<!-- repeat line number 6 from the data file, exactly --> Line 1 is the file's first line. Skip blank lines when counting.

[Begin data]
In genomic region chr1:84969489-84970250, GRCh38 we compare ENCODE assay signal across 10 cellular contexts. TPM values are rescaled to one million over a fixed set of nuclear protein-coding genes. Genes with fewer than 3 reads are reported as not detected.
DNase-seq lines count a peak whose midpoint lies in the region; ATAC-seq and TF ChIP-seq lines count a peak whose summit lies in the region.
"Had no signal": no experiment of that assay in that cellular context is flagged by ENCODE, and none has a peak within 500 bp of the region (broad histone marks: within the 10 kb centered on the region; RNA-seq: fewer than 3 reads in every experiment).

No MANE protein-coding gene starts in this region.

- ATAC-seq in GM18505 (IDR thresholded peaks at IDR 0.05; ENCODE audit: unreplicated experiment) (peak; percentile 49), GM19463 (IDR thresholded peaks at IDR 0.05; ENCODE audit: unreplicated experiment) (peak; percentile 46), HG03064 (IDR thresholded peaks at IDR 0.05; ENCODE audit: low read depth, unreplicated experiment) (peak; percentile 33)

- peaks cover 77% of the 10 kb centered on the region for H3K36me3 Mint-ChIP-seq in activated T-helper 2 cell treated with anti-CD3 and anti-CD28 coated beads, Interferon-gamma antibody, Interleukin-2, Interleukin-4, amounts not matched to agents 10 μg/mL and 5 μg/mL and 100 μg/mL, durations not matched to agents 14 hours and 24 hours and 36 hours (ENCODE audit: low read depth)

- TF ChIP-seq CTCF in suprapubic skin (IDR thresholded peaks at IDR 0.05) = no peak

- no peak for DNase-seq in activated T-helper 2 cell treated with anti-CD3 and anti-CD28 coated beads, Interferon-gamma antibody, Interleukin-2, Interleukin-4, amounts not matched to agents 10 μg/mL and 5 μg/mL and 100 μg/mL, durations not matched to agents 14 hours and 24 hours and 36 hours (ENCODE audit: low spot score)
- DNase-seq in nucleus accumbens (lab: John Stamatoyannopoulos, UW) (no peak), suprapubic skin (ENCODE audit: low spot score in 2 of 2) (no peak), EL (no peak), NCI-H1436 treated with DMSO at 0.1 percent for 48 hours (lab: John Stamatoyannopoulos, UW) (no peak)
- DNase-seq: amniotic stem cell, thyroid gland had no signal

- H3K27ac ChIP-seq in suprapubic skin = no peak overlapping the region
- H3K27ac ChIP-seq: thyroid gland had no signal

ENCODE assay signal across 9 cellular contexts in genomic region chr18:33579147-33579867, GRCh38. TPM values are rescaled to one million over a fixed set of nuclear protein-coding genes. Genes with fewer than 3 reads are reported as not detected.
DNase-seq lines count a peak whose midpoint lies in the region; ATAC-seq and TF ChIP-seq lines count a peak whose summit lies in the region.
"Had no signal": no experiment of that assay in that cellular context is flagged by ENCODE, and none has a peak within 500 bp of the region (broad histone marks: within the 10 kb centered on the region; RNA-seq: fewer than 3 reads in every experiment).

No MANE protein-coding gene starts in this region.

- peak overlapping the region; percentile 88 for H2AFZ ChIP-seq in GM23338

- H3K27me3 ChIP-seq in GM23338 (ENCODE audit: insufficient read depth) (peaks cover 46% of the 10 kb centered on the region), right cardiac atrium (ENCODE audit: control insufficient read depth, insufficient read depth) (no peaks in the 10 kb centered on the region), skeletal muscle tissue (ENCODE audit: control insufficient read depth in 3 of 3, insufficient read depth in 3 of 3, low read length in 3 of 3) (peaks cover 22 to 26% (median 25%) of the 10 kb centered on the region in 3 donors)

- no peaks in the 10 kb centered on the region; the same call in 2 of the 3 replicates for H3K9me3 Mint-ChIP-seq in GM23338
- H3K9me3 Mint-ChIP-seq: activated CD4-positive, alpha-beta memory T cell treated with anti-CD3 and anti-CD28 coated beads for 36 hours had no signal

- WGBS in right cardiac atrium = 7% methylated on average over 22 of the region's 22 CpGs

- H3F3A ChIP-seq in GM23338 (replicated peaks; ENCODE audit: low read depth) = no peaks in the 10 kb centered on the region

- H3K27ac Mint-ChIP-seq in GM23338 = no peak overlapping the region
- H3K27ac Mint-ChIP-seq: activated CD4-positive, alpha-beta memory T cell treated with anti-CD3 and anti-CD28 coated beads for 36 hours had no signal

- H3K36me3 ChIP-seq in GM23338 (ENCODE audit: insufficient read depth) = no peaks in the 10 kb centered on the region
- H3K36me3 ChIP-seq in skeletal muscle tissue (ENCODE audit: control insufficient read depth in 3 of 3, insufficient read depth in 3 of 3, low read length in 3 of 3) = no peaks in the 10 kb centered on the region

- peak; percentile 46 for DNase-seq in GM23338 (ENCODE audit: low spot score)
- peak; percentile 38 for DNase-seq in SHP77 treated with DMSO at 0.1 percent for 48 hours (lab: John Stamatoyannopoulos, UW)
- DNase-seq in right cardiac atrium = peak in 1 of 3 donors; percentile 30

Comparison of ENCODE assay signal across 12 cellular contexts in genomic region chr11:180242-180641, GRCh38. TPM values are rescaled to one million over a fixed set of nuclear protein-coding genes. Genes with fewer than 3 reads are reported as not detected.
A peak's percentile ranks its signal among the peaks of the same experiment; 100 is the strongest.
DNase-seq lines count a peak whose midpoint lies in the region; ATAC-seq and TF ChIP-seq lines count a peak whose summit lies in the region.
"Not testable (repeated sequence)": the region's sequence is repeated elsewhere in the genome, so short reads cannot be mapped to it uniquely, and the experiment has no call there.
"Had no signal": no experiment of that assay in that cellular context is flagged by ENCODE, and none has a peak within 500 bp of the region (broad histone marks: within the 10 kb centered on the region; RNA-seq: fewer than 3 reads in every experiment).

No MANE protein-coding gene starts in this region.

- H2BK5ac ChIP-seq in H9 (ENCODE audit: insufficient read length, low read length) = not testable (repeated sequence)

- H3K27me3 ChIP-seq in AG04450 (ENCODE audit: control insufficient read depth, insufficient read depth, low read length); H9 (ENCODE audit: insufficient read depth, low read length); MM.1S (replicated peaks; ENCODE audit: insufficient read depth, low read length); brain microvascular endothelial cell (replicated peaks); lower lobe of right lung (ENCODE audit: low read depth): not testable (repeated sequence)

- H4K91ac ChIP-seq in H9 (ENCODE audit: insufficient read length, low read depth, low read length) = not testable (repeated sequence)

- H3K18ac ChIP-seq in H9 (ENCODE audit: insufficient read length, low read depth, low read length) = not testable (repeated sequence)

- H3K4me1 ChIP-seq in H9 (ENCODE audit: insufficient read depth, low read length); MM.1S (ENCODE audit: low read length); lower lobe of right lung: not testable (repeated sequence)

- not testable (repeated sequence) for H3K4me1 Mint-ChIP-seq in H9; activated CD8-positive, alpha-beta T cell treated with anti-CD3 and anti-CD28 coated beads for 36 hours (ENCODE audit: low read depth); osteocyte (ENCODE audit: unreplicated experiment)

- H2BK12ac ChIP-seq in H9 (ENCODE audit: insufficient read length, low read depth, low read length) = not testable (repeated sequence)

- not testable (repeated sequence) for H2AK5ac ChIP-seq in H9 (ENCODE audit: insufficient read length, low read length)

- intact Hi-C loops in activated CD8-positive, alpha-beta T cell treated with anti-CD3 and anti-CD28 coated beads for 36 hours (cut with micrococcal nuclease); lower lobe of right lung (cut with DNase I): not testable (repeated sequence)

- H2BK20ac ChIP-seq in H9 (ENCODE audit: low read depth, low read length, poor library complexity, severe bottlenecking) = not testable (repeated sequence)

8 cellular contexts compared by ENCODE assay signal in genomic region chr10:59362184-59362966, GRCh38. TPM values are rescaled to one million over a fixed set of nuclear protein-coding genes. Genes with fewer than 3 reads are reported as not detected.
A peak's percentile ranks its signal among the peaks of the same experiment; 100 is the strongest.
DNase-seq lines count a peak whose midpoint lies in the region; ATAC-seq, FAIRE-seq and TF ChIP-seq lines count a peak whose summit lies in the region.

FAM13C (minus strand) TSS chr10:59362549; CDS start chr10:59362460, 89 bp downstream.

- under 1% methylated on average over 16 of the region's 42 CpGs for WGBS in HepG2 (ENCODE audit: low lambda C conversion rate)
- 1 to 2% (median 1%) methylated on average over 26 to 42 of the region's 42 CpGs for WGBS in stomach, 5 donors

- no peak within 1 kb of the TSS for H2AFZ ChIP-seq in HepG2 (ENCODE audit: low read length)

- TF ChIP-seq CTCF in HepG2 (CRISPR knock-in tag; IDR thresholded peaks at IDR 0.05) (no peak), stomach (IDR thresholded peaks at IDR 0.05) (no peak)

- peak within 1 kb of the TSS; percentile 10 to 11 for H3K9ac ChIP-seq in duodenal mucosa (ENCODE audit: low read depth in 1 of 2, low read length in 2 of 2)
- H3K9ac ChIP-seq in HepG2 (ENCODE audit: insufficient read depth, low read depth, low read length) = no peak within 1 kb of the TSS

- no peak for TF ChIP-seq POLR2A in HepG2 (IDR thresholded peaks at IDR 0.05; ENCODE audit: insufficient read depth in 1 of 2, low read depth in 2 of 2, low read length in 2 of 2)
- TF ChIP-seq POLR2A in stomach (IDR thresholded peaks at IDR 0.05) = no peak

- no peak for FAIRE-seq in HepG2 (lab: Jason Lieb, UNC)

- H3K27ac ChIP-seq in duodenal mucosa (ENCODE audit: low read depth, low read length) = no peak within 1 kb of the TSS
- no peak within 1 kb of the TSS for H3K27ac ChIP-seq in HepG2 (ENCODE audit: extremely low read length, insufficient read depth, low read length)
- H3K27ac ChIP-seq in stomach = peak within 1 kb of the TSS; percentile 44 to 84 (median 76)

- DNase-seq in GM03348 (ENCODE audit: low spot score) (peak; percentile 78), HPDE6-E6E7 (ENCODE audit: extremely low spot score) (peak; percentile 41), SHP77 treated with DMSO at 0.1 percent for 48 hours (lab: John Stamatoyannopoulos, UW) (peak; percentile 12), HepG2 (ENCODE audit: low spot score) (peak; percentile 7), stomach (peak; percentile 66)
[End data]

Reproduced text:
- peaks cover 77% of the 10 kb centered on the region for H3K36me3 Mint-ChIP-seq in activated T-helper 2 cell treated with anti-CD3 and anti-CD28 coated beads, Interferon-gamma antibody, Interleukin-2, Interleukin-4, amounts not matched to agents 10 μg/mL and 5 μg/mL and 100 μg/mL, durations not matched to agents 14 hours and 24 hours and 36 hours (ENCODE audit: low read depth)